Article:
Use this URL to cite or link to this record in EThOS: http://ethos.bl.uk/OrderDetails.do?uin=uk.bl.ethos.581090
Title: D-amino acid oxidase, D-serine and the dopamine system : their interactions and implications for schizophrenia
Author: Betts, Jill Frances
Awarding Body: University of Oxford
Current Institution: University of Oxford
Date of Award: 2012
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Abstract:
D-amino acid oxidase (DAO) is a flavin-dependent enzyme that is expressed in the mammalian brain. It is the metabolising enzyme of several D-amino acids, including D serine, which is an endogenous agonist at the glycine co-agonist site of the glutamatergic NMDA receptor. As such, regulation of D serine levels in the brain by DAO may indirectly modulate the activity of NMDA receptors. The expression and activity of DAO have been reported to be increased in schizophrenia. It has been identified as a putative susceptibility gene for the disorder, and as a potential therapeutic target. This thesis explored three aspects of the interface between DAO and the DA system. First, the expression of DA was investigated in the ventral tegmental area (VTA), the source of the dopaminergic mesocortical pathway. Traditionally, DAO was considered to be an enzyme confined to the hindbrain and to glia, but more recent studies have reported its expression in additional brain regions, and also in neurons. DAO mRNA and protein was found to be expressed in the VTA, and was present in both neurons and glia in this region, whereas in the cerebellum, DAO expression appeared solely glial. DA output from the VTA is regulated by NMDA receptors, and hence expression of DAO in the VTA suggests that it may serve a role in modulating cortical DA via regulation of D serine levels and NMDA receptor function. The second part of this thesis investigated the effects of DAO inhibition and D serine administration on DA levels in the prefrontal cortex (PFC) using in vivo microdialysis. Systemic DAO inhibition and D serine administration resulted in increases in extracellular levels of DA metabolites in the PFC, despite no detectable change in DA. Similarly, DA metabolites in the PFC increased after local application of D serine to the VTA, but no change was detected in DA. However, local DAO inhibition in the VTA resulted in increased levels of both DA and its metabolites, and DAO inhibition combined with D serine administration also produced increases in DA. This suggested that DAO and its regulation of D-serine levels may serve to indirectly modulate mesocortical DA function, and this may be mediated via the VTA. This notion was supported in the final section of this thesis, in which the expression of three DA genes was measured in the PFC of a novel line of DAO knockout mice. In this pilot study, there was evidence for an increase in Comt and Drd2 mRNAs in the knockout mice. As such, constitutive abolition of DAO activity may also alter mesocortical DA function. These studies provide new insights into the presence and role of DAO beyond the hindbrain, and point to a potentially important physiological function in modulating the activity of the mesocortical DA system via the VTA. This could be therapeutically relevant in the context of elevating cortical DA in the treatment of schizophrenia, and may provide supporting evidence for the clinical use of DAO inhibitors.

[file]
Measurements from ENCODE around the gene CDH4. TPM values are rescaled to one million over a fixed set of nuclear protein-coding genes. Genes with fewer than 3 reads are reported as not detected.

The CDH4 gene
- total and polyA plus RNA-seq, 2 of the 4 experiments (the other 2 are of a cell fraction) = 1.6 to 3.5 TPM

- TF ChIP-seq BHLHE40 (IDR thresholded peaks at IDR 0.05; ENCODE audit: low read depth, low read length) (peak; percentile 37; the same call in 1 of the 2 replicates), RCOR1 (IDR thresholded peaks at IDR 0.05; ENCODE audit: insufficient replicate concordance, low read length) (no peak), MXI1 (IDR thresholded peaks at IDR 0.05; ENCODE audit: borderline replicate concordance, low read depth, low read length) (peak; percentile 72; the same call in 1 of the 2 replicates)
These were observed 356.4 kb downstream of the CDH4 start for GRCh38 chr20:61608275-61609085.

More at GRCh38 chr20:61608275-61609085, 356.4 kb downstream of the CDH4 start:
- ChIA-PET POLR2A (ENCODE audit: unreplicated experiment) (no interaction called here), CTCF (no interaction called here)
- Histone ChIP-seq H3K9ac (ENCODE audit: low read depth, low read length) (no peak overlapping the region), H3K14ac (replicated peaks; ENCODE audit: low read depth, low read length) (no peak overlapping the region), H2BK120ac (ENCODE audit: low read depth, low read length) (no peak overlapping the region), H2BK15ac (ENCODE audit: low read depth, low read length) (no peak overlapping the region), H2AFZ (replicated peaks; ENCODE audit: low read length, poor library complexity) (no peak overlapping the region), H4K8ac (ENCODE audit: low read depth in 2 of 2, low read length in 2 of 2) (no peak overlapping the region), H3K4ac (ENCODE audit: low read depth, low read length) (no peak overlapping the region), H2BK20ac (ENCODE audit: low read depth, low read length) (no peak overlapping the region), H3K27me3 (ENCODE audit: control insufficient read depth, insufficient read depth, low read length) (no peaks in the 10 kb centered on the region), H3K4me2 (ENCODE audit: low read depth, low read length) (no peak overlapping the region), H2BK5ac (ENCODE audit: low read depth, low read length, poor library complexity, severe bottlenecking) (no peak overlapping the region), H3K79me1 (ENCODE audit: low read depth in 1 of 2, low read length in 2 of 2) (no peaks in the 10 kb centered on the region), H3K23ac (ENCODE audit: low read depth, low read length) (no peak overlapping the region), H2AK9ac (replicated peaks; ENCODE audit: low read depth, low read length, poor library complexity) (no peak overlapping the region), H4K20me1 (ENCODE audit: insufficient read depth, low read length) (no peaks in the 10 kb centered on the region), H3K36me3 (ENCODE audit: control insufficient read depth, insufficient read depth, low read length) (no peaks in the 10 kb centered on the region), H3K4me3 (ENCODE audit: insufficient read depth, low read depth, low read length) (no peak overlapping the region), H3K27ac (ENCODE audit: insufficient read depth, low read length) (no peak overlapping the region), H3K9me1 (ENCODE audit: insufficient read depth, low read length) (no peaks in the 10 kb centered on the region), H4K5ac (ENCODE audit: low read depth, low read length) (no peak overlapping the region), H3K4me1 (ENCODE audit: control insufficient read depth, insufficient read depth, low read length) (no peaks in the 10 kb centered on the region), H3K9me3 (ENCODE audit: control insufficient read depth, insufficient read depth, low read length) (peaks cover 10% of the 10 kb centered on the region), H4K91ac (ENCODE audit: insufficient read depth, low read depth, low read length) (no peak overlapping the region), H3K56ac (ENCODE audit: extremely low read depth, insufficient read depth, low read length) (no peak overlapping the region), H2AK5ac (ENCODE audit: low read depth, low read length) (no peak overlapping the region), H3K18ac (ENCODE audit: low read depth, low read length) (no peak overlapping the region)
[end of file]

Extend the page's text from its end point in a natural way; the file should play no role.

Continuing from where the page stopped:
Supervisor: Harrison, Paul Sponsor: Not available
Qualification Name: Thesis (Ph.D.) Qualification Level: Doctoral
EThOS ID: uk.bl.ethos.581090  DOI: Not available
Keywords: Medical Sciences ; Neuroscience ; Neuropathology ; Psychiatry ; Molecular neuropathology ; Psychopharmacology ; Psychotic illness ; D-amino acid oxidase ; D-serine ; dopamine ; schizophrenia ; ventral tegmental area ; in vivo microdialysis ; glutamate ; NMDA receptor ; sodium benzoate ; prefrontal cortex ; cerebellum ; in situ hybridisation histochemistry ; immunohistochemistry
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